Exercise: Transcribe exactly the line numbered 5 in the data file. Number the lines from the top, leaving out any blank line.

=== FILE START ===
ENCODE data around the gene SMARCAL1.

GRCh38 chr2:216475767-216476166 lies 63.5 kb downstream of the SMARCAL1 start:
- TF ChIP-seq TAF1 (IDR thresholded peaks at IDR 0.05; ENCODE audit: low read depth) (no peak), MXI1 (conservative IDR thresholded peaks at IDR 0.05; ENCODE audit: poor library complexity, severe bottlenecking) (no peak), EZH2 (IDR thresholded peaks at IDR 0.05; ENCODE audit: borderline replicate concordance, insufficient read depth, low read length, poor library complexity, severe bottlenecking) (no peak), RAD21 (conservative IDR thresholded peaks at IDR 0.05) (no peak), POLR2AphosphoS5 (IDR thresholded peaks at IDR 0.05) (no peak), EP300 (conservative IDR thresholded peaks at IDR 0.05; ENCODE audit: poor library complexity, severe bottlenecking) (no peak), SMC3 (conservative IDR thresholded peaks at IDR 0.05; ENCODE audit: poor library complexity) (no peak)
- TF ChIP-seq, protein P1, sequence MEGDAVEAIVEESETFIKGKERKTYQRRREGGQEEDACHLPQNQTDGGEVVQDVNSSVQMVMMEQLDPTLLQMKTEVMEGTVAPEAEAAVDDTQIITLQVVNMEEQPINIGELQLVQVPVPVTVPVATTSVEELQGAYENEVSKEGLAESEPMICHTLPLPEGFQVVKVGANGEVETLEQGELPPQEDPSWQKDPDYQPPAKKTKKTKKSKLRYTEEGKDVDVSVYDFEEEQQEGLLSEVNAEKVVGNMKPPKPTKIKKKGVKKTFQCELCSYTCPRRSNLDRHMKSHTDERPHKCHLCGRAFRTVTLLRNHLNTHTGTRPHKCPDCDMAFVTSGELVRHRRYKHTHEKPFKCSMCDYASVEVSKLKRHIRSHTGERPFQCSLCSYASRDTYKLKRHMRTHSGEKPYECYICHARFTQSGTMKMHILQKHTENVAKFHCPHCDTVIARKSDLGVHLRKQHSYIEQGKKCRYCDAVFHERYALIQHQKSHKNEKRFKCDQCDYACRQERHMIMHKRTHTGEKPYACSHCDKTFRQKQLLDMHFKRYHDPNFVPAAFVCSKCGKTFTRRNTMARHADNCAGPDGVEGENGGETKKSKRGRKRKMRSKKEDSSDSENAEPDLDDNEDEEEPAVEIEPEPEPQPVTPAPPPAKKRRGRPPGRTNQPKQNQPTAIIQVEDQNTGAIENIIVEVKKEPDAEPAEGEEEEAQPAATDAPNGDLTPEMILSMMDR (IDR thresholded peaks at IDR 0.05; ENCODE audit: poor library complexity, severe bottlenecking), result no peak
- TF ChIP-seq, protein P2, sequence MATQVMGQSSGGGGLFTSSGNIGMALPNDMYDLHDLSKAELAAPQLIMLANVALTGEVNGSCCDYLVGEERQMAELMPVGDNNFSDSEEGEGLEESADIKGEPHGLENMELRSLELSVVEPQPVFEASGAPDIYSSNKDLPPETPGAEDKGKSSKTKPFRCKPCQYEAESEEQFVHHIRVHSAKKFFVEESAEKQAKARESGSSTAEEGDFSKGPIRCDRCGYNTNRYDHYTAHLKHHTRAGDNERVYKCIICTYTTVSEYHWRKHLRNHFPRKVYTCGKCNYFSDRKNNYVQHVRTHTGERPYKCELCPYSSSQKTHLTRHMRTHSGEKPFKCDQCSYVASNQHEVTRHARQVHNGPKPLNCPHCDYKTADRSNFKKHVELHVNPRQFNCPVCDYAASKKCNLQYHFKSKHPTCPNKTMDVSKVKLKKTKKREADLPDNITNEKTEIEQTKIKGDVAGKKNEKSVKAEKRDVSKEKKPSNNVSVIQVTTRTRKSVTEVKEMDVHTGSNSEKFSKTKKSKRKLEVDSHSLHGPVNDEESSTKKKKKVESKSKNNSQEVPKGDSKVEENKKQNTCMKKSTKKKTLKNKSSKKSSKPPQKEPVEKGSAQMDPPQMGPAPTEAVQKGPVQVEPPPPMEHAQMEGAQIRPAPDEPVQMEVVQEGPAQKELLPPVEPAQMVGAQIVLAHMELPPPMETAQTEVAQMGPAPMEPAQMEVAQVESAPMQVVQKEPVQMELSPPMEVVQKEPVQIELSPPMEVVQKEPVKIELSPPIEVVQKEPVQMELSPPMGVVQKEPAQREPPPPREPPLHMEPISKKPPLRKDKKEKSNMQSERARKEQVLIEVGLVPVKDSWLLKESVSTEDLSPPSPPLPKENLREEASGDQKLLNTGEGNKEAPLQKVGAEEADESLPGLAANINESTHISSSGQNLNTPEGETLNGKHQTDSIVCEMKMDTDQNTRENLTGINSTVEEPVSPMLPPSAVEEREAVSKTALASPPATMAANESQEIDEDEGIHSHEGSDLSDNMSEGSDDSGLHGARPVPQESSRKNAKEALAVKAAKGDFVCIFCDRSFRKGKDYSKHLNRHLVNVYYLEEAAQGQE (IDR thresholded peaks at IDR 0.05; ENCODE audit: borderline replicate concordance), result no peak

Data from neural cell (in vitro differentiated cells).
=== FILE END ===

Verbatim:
- TF ChIP-seq, protein P2, sequence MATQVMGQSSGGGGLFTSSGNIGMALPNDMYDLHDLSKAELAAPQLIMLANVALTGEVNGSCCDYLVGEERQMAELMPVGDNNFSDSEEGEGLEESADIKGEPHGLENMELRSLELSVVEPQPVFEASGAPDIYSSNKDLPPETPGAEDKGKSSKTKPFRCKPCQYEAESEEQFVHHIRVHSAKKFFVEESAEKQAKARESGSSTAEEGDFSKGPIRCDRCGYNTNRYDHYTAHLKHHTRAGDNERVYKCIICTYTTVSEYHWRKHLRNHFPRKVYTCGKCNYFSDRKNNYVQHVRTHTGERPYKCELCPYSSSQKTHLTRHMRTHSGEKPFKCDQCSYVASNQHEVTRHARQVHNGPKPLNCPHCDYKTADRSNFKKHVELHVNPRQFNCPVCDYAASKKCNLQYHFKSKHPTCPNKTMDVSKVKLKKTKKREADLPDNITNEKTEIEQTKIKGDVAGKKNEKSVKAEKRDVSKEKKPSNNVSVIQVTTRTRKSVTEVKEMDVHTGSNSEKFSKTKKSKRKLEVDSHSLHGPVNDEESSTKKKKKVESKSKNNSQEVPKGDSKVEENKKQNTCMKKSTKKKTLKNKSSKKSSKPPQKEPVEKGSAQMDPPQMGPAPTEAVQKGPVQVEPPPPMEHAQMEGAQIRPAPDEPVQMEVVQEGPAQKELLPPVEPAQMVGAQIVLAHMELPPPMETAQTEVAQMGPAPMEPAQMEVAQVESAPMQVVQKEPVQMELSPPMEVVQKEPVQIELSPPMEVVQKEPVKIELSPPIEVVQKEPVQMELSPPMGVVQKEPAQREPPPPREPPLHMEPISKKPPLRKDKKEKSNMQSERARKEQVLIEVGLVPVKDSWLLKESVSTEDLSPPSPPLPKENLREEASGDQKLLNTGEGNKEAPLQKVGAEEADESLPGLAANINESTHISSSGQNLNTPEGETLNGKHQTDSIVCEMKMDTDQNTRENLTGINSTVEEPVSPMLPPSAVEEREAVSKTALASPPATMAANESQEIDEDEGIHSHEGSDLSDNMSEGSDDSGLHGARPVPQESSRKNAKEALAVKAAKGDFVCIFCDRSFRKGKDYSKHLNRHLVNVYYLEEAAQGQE (IDR thresholded peaks at IDR 0.05; ENCODE audit: borderline replicate concordance), result no peak